Mars looks like a small white blob/circle and the same with all other planets. This is very frustrating. I've looked all over for a solution jumping from site to site and nothing. Please be different on this site.

Edit: Many people have marked this post as duplicate. Yes, I know, but the other post did not answer my question.

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    $\begingroup$ What other planets have you looked at? What latitude are you observing from? Is 130 the diameter (size) of the scope in mm? $\endgroup$
    – JohnHoltz
    Dec 3, 2018 at 2:25
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    $\begingroup$ It's a bit strange that Mars looks white. It has a distinct reddish orange colour. $\endgroup$
    – PM 2Ring
    Dec 3, 2018 at 9:59
  • $\begingroup$ @JohnHoltz I'll get back with you on that question once they skies clear and i can observe other planets. Also, it is strange that mars doesn't have the reddish orange color which is why i'm so confused and angry, about to send the telescope back and never buy one again. What a waste of time. $\endgroup$ Dec 4, 2018 at 2:56
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    $\begingroup$ @KingGeorgeGopro Does Mars look clearly different (a disk rather than a dot) than a star in your scope? Is your scope properly aligned to the sky? Having made sure we're looking at the right thing, there are two considerations. First, consider using a higher magnification; step it up gradually. Planets can look really bright and white at lower magnifications. Second, if you've reached your highest mag and it's still a problem, investigate using a filter of some kind to solve the problem, such as a variable polarizer. I hope this helps. Keep in mind that weather on Mars may be a factor too... $\endgroup$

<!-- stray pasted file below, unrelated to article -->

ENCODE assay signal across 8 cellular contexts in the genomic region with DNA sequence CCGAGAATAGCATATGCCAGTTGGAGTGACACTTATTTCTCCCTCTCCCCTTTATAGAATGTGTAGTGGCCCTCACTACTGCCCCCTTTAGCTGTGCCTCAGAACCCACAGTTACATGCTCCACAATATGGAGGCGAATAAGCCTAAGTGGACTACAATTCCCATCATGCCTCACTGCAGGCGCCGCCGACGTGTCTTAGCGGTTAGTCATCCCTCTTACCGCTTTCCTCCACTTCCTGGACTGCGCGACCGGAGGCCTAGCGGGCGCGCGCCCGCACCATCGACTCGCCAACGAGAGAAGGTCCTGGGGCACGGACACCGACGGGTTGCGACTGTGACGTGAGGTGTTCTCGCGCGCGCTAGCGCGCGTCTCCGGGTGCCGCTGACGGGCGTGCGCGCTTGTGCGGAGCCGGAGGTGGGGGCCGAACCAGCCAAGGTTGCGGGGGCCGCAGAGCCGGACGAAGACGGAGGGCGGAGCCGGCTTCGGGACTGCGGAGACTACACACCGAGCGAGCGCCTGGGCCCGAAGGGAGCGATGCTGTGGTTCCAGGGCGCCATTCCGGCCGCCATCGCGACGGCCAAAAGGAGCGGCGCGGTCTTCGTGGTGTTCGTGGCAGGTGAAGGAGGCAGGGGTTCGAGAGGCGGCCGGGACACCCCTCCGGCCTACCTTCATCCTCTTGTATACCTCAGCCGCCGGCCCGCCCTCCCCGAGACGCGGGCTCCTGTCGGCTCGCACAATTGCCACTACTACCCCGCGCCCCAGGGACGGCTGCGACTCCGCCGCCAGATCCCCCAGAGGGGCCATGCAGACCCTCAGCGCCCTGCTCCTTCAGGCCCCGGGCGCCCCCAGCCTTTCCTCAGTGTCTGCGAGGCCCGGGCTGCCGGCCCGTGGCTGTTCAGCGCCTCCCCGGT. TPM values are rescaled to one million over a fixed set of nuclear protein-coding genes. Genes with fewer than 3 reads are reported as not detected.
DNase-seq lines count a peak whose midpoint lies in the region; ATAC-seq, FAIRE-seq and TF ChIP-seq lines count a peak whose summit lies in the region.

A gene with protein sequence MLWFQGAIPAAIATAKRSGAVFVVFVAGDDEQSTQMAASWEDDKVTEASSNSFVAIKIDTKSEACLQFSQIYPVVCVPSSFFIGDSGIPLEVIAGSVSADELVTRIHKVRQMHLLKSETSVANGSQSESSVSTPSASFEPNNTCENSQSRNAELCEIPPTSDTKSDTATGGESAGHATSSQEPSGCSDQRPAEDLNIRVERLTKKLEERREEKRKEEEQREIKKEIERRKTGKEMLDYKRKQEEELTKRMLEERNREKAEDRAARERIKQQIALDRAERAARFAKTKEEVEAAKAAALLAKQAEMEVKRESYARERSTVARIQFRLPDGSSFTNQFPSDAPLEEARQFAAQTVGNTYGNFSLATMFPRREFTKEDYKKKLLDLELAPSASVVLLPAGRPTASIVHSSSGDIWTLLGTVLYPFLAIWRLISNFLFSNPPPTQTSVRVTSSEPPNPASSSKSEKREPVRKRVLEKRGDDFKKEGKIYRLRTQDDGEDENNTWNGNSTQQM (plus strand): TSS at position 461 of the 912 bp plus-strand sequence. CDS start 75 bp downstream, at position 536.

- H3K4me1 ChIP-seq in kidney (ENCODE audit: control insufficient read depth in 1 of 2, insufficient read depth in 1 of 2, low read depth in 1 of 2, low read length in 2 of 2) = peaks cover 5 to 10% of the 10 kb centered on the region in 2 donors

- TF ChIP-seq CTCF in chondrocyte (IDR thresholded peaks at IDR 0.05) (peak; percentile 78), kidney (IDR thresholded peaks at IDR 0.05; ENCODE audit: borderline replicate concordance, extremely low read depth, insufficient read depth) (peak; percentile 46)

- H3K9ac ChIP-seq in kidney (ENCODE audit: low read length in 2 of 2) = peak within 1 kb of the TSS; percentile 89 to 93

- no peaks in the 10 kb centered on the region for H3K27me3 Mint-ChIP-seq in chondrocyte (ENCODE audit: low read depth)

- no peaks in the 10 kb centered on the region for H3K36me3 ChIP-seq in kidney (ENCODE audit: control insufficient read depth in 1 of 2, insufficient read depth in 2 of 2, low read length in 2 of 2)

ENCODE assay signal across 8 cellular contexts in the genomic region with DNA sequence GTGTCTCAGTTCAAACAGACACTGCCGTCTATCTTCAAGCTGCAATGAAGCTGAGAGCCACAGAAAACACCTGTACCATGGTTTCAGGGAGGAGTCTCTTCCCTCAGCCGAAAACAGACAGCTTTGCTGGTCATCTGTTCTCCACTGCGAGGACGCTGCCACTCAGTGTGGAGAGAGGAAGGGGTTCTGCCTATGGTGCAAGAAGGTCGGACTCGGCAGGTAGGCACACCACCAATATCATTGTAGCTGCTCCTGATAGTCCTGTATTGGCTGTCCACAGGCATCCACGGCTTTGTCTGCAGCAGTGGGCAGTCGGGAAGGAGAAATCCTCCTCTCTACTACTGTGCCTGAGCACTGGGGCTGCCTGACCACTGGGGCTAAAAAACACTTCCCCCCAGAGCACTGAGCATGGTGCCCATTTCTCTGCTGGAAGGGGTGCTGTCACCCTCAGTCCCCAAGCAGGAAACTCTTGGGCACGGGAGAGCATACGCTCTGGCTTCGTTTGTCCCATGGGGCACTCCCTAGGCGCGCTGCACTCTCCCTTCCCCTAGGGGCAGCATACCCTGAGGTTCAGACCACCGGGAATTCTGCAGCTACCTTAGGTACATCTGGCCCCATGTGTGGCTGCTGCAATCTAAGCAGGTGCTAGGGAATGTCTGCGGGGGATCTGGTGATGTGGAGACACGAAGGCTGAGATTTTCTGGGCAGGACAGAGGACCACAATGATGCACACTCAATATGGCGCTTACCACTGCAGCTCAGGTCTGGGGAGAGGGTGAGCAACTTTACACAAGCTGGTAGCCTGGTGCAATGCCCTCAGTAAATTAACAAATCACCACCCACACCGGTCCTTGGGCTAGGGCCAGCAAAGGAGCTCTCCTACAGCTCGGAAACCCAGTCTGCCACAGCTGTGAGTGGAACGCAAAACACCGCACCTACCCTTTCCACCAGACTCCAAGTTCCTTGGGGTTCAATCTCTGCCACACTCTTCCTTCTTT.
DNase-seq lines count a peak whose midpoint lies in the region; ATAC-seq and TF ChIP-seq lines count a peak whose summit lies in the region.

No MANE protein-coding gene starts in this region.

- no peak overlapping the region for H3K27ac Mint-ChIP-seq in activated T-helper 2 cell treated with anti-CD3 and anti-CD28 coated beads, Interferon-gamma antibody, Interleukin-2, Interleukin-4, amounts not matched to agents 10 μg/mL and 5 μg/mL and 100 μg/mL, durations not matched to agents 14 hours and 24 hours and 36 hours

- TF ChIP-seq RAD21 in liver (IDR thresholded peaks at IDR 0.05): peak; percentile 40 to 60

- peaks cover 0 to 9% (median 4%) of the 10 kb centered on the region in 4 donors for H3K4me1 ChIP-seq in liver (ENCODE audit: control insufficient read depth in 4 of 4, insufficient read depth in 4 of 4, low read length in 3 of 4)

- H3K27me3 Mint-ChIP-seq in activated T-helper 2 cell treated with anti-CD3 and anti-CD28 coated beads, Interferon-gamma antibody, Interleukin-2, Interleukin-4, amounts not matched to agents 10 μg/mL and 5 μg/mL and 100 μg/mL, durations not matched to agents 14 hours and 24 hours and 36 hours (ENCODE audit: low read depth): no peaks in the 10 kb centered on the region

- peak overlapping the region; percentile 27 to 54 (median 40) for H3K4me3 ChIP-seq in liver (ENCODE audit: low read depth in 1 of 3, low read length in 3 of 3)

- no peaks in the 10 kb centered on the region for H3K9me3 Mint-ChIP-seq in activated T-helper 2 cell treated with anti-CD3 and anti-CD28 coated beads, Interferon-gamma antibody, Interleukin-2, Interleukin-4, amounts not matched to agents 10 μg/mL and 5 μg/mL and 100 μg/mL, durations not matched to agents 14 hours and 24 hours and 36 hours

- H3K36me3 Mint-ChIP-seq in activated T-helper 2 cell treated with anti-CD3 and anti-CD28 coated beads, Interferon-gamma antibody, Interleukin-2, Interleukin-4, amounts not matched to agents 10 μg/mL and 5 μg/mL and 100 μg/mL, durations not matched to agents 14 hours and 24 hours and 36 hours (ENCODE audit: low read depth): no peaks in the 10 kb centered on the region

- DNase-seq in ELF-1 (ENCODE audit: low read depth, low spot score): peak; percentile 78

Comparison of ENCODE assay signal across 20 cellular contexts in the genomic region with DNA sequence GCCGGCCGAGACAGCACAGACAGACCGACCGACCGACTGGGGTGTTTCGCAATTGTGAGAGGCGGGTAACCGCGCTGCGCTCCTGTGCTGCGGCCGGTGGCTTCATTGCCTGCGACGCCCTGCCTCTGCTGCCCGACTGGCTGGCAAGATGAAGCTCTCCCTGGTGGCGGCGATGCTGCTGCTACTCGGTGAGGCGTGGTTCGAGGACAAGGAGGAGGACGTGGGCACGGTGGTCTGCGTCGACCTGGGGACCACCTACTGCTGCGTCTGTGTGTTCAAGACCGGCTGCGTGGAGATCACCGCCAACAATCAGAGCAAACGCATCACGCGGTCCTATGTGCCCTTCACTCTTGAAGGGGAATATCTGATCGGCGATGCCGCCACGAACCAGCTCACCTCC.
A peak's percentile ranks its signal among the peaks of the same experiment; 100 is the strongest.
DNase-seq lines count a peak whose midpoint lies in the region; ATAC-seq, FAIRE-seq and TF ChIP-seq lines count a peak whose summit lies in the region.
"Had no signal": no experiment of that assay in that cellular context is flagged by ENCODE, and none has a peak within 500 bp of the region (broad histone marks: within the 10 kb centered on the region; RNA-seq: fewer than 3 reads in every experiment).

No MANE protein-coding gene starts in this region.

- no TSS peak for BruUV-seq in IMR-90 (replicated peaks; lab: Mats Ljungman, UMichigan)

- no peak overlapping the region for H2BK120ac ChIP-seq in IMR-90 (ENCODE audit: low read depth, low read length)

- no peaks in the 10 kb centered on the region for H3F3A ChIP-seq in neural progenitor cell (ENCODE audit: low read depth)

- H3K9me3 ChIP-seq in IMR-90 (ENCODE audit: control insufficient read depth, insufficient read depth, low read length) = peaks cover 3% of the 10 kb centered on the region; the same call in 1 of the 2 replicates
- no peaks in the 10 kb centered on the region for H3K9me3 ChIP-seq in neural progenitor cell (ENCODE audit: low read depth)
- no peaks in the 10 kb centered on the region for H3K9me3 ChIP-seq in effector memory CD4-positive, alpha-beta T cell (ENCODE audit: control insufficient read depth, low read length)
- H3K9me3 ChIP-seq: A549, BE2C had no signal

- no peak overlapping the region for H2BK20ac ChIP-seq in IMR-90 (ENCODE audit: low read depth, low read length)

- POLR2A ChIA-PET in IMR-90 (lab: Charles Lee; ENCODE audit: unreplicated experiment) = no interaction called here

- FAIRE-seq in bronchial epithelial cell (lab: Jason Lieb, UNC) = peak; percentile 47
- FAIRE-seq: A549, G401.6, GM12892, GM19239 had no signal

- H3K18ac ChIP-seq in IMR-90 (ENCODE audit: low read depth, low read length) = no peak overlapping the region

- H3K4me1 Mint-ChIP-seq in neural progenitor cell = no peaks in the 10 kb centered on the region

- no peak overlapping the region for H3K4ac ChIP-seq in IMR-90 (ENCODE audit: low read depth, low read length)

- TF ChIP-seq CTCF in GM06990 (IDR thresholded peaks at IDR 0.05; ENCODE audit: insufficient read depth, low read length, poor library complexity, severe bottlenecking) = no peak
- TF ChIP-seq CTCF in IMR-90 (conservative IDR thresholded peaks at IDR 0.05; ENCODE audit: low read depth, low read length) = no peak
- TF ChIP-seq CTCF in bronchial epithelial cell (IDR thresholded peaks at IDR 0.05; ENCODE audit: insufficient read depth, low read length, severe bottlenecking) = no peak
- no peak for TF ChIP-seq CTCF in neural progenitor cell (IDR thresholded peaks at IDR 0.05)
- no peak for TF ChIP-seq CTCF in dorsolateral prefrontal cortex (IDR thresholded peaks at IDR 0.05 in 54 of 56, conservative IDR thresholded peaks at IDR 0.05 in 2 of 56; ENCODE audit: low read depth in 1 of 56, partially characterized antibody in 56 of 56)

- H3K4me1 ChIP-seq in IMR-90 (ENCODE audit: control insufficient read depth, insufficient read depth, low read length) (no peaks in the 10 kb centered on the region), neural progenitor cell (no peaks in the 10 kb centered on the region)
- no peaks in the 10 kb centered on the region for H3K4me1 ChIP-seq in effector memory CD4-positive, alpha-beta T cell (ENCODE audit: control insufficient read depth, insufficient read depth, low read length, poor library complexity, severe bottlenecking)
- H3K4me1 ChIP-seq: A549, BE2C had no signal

– Alphecca
    Dec 4, 2018 at 4:02
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    $\begingroup$ This community would genuinely like to help, but the lack of detail in your question left little scope for it not to be marked as a duplicate. You could have added the information John Holtz asked for. What did you see when you looked at the Moon: was it clear and in focus? When you say "all the other planets", currently the only other one visible after sunset is Saturn (Venus only rises before dawn, and Mercury and Jupiter are too close to the Sun to be seen). $\endgroup$ Dec 4, 2018 at 4:30

1 Answer 1


Mars is a small planet and currently far from Earth (just over 1 Astronomical Unit). Therefore, it currently appears to be very small -- smaller than 9 arcseconds. At that size, it will look like a small disk.

Based on this one observation, I think that no conclusion can be made about any possible problem.

Also, a 130 mm f/5 scope is rather short for planetary observing where you want high magnification. This scope is better for wide fields of view, such as the Pleiades or Double Cluster.

  • $\begingroup$ Maybe you didn't understand my question. I see no detail at all, no "small disk", just a white dot with no detail at all and that's what every other planet looks like. I've seen mars with this exact telescope online with identical magnification and it looks nothing like mine. $\endgroup$ Dec 4, 2018 at 2:54

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